Several sightings in Maryland and Virginia
Aurora are caused by geomagnetic storms which originate from coronal mass ejections, or blasts of solar wind. Yesterday’s storm hit the Earth at 2 p.m. according to SpaceWeather.com.
NOAA’s Space Weather Prediction Center said it wasn’t a particularly strong storm, but was timed just right for a widespread showing:
While not a terribly significant geomagnetic storm, it did happen at a time when most of the United States was dark or getting dark. Couple that with the fact that large parts of the US had very clear skies, and you’ve got some beautiful sightings of the aurora....
Some sightings occurred in the Washington, D.C. region, mainly in western areas away from light pollution:
* Capital Weather Gang reader Joe Melancon saw them in Paeonian Springs (northwest of Leesburg) at 9:45 p.m.
* A reader from Hamilton, Virginia (also northwest of Leesburg, very close to the reader above) also emailed us to report a red tinge to the western sky
* SpaceWeather.com received photos of a vibrant red aurora in the northwestern sky taken from Potomac, Md.
* A red aurora was also photographed in Laurel, Va. (north of Richmond) and distributed via Twitter
That the aurora seen were predominantly red is unusual wrote Universe Today:
All-red aurorae are fairly rare, and are produced by high-altitude oxygen, at heights of up to 200 miles, being excited by collisions from charged particles released from the Sun.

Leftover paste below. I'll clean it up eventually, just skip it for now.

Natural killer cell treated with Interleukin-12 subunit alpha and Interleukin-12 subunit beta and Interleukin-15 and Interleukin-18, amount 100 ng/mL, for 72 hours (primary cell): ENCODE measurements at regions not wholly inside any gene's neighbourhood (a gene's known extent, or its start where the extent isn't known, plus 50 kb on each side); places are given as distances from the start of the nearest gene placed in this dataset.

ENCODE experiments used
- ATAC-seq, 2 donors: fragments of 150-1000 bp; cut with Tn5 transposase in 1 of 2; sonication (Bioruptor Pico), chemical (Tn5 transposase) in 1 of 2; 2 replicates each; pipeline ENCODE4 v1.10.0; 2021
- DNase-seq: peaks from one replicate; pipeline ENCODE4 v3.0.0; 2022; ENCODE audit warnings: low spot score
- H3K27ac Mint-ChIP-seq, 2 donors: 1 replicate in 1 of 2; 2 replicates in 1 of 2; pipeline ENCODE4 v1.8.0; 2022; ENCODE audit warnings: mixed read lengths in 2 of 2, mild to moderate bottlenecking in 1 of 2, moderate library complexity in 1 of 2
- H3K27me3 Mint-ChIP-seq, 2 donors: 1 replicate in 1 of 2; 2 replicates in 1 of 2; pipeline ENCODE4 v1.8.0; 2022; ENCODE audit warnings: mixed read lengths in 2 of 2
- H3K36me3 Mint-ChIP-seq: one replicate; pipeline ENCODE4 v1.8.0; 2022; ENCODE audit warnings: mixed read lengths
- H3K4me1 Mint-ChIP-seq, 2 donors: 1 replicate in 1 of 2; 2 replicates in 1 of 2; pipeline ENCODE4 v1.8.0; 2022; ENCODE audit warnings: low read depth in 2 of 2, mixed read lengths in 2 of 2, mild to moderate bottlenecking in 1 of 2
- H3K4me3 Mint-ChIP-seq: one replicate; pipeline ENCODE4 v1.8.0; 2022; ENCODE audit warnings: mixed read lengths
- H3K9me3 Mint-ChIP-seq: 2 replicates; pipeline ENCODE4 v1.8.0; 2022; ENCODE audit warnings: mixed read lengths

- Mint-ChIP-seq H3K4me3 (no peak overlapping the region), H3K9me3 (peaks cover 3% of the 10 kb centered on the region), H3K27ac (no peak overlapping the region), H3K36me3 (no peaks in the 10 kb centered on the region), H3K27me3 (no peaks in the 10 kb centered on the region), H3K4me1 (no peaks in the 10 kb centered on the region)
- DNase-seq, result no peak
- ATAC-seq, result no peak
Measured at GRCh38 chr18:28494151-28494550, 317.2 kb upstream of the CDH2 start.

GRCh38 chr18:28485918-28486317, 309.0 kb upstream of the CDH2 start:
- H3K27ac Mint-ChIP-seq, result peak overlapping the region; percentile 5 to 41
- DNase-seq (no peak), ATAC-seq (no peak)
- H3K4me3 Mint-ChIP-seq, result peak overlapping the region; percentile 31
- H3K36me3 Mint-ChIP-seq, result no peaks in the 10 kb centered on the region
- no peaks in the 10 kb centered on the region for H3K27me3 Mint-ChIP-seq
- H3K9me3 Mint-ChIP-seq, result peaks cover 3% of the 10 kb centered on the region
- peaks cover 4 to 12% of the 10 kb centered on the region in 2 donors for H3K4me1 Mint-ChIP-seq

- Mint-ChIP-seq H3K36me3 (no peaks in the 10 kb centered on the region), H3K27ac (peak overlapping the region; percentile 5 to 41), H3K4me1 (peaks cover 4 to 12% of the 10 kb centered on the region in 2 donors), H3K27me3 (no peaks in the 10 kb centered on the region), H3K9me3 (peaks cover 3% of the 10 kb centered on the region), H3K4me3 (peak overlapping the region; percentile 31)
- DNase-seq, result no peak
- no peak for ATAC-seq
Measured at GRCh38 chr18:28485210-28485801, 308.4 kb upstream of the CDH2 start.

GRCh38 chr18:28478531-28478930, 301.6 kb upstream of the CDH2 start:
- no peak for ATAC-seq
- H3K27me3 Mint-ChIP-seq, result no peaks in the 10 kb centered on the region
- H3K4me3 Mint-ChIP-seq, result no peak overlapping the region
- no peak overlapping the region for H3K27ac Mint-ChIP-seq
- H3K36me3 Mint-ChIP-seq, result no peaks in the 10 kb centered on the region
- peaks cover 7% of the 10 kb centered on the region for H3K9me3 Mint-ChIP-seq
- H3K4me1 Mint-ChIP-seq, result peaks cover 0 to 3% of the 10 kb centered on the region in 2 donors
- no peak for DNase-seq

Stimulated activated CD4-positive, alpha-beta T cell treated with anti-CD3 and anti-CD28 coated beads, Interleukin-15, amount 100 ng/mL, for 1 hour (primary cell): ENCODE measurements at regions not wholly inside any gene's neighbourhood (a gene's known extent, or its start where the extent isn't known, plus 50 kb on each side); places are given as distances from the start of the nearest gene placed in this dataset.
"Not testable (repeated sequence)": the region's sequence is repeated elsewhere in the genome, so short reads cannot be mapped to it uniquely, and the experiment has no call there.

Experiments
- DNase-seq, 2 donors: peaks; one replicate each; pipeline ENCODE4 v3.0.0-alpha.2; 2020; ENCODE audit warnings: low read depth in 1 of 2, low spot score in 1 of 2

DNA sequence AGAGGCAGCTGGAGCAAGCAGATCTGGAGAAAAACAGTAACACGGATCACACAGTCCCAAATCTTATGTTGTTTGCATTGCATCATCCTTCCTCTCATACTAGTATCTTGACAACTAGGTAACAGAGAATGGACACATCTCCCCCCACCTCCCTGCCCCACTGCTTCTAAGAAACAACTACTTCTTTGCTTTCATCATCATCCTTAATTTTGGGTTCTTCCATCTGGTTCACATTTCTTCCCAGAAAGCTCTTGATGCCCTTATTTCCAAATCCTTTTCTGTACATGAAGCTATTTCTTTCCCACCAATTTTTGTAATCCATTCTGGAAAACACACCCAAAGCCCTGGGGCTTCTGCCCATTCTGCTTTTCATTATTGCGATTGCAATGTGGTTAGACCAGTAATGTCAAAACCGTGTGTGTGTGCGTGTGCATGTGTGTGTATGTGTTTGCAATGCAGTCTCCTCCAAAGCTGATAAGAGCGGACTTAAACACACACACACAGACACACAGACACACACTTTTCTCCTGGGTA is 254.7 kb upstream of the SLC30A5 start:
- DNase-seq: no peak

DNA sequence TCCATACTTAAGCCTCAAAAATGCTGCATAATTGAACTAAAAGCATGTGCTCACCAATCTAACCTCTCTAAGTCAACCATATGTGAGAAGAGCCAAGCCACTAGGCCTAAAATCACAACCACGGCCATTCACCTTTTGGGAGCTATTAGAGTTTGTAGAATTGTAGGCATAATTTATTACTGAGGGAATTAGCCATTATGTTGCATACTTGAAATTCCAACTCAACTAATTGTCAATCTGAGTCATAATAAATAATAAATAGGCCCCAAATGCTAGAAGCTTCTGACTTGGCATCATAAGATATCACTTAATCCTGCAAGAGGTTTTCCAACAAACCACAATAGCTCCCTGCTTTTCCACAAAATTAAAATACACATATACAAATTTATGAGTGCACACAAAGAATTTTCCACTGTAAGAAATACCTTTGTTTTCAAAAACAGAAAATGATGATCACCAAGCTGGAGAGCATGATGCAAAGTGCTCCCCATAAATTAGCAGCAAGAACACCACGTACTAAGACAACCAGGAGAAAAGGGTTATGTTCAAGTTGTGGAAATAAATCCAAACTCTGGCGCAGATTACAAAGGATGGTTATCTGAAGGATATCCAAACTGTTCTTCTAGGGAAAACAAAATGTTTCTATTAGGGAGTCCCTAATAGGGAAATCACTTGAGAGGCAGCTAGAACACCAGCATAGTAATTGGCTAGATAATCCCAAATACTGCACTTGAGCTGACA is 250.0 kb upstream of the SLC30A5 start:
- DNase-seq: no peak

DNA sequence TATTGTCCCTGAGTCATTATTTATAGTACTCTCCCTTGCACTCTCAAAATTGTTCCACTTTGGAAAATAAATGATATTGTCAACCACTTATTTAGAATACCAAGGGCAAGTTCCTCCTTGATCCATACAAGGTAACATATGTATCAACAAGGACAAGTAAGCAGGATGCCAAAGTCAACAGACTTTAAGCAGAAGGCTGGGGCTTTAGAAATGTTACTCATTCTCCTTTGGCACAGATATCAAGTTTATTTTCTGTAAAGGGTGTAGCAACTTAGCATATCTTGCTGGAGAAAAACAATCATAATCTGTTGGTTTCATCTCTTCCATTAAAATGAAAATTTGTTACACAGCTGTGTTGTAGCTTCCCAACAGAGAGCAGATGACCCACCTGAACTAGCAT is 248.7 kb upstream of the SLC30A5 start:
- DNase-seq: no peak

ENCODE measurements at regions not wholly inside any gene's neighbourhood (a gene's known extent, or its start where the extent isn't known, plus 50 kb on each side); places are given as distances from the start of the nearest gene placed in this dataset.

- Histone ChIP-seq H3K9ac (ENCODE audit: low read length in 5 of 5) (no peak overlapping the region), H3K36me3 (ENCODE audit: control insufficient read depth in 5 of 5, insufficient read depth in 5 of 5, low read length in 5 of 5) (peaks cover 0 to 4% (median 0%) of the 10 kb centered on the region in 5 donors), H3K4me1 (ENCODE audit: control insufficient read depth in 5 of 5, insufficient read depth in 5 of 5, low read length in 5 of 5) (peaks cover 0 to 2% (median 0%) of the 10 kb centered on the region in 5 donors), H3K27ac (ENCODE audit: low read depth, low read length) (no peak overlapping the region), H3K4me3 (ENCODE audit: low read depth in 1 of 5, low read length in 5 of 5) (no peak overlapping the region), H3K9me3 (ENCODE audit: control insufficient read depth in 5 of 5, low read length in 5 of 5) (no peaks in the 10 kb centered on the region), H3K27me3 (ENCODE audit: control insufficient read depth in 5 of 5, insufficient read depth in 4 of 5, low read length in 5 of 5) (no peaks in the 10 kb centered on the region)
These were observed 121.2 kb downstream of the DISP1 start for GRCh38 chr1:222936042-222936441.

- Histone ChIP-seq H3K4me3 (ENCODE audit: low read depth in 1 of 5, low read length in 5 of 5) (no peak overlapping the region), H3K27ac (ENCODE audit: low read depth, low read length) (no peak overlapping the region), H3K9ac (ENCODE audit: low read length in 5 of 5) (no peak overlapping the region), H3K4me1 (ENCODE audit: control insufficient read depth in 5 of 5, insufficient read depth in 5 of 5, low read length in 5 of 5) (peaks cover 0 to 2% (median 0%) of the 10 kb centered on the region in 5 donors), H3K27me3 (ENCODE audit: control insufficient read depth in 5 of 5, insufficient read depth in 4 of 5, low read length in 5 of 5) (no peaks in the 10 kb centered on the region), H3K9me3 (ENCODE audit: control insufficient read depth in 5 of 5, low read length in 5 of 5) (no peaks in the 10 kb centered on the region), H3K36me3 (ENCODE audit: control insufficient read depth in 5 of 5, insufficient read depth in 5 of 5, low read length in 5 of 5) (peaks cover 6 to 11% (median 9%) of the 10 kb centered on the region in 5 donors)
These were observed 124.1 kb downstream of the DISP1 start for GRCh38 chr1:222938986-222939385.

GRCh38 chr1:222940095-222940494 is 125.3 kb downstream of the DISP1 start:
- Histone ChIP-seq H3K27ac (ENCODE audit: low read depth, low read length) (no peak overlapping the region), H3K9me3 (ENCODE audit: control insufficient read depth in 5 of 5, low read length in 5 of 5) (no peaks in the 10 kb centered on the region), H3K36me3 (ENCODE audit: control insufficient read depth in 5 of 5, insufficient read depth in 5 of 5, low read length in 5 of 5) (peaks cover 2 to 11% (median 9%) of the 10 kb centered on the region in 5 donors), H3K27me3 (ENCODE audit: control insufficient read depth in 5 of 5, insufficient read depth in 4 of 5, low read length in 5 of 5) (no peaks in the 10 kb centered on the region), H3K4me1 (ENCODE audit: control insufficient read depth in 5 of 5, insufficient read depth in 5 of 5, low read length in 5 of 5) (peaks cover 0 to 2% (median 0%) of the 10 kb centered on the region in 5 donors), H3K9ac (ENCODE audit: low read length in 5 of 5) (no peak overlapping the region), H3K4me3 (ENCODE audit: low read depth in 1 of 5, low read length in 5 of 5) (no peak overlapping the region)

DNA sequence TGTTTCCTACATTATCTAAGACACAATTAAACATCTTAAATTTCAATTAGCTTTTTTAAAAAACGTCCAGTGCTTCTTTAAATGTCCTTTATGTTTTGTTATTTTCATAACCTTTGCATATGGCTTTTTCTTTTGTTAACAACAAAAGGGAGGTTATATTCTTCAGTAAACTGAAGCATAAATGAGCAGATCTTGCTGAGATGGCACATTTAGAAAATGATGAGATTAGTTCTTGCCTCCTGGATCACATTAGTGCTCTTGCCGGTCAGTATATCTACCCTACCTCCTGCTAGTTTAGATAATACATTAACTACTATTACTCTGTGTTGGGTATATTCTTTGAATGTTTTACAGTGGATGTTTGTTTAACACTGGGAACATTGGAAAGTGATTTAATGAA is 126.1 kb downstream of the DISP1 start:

In Ozark, Arkansas, an unbelievable outburst of red played out in the night sky. The time lapse video below is a must see:
The above video was submitted to YouTube by briandjin2 who offered this description: ...a little time lapse from stills showing the faint aurora explode in just a few minutes to become some of the brightest aurora ever seen at such low latitudes.
While the aurora were stunning in the South, they were most vibrant and multi-colored in the northern U.S. Some of the most spectacular photos were taken by photographer Randy Halverson outside Madison, Wisconsin who said: “At one point they were so bright, they lit up the ground...”
Watch this video of the aurora from Martin, Michigan, 17 miles north of Kalamazoo:
Video posted to YouTube by lakefxnet. Hat tip: ChicagoWeatherCenter
Will there be an encore aurora performance tonight? Unlikely.
The storm is subsiding now. Nevertheless, high-latitude sky watchers should remain alert for auroras as Earth’s magnetic field continues to reverberate from the CME impact.
Unfortunately for sky watchers, the geomagnetic storm appears to be in decline and no further significant space weather is expected at this time.
Additional aurora video: